State v. Newman

Annotate this Case

68 Wn.2d 236 (1966)

412 P.2d 515

THE STATE OF WASHINGTON, Respondent, v. HERBERT S. NEWMAN, Appellant.[*]

No. 37962.

The Supreme Court of Washington, Department One.

March 24, 1966.

Opendack & Alfieri and Henry P. Opendack, for appellant.

Charles O. Carroll and Timothy H. Hill, for respondent.


This appeal presents a single issue: Is a defendant, charged with and convicted of the crime of grand larceny, denied his constitutional right of due process when the stolen merchandise is not introduced in evidence at the trial?

*237 The agreed facts are substantially as follows: Herbert S. Newman was seen leaving the Leslie Hughes store in Seattle with a bundle of clothing under his arm. Two clerks from the store pursued him. He dropped the clothing as he ran. One of the clerks picked up the merchandise. Newman was pursued until he stopped, and turned toward his pursuers, threatening them with a drawn knife in his hand. At this time, police officers arrived and arrested him.

At the trial, Herbert Newman was identified by the witnesses, and the merchandise (six sport coats) was identified as the property of the Leslie Hughes store, of a value of more than $75. The evidence further established that the merchandise was not the property of Herbert Newman, but had been stolen by him from the owner thereof, in King County, on December 30, 1963.

RCW 9.54.010 defines larceny as follows:

Every person who, with intent to deprive or defraud the owner thereof (1) Shall take ... the property of another.... .... Steals such property and shall be guilty of larceny.

RCW 9.54.090 provides in part:

Every person who steals or unlawfully obtains in any manner specified in RCW 9.54.010 .... (6) Property of the value of more than seventy-five dollars, in any manner whatever; shall be guilty of grand larceny....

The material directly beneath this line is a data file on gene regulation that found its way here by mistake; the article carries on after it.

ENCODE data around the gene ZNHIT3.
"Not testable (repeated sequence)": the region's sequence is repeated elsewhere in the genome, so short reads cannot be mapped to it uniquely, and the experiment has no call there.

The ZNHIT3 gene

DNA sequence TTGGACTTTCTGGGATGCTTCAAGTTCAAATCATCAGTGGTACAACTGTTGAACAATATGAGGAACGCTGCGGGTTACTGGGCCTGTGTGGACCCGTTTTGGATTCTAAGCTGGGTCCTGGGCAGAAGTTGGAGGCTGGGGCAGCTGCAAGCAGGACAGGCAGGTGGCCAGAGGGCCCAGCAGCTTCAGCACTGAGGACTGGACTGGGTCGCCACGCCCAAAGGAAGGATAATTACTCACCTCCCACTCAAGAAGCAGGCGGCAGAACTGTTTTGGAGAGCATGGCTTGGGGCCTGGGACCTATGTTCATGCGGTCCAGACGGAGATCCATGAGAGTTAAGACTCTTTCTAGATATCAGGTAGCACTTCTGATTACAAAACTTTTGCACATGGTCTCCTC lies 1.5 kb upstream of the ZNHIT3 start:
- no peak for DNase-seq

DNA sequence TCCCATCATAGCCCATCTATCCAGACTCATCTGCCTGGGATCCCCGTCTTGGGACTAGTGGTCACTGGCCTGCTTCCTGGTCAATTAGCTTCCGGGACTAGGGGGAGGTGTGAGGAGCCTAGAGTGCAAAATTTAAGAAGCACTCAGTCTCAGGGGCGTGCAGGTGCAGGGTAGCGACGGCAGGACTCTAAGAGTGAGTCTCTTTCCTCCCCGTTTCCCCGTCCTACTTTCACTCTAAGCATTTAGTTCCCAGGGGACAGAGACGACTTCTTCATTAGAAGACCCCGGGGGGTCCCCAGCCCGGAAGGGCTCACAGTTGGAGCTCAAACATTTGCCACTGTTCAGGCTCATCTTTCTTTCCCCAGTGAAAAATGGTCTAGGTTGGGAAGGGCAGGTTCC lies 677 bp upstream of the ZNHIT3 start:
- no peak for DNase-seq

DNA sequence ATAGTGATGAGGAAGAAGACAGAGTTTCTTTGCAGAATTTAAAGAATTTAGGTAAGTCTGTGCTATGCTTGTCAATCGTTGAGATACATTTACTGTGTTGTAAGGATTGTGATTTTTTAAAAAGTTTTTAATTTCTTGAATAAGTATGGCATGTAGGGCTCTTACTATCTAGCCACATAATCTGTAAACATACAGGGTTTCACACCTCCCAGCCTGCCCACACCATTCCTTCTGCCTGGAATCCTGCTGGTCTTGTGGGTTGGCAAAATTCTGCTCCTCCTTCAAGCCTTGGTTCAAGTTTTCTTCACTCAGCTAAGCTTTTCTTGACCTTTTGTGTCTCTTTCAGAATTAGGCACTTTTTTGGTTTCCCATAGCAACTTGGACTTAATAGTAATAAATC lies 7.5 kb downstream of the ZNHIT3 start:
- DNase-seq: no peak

The stipulated facts established all of the statutory elements of the crime of grand larceny. The introduction in evidence of the sport coats bearing the store's label would have been strong proof both of ownership and value. Why the state did not introduce this preferred evidence at the trial is not explained in the agreed statement of facts. We can only assume that when the sport coats were returned to the store they were sold and were not available.

[1] Oral proof is sufficient to establish the essential elements of grand larceny. It is the sole province of the *238 jury to determine whether such evidence has established the elements beyond a reasonable doubt. In the instant case, the defense rested at the close of the state's case. The jury believed the evidence introduced by the state and returned a verdict of guilty.

The appellant was not denied his right to cross-examine the state's witnesses relative to the nature or value of the property taken; nor was he denied the privilege of introducing testimony relative to the nature or value of the merchandise which the state alleged had been feloniously stolen. Appellant's failure to exercise these constitutional rights was not a denial of due process. It follows that the appellant was not denied his constitutional right of due process when the stolen merchandise was not introduced in evidence.

The judgment and sentence is affirmed.

ROSELLINI, C.J., HILL and HALE, JJ., and LANGENBACH, J. Pro Tem., concur.

May 20, 1966. Petition for rehearing denied.


[*] Reported in 412 P.2d 515.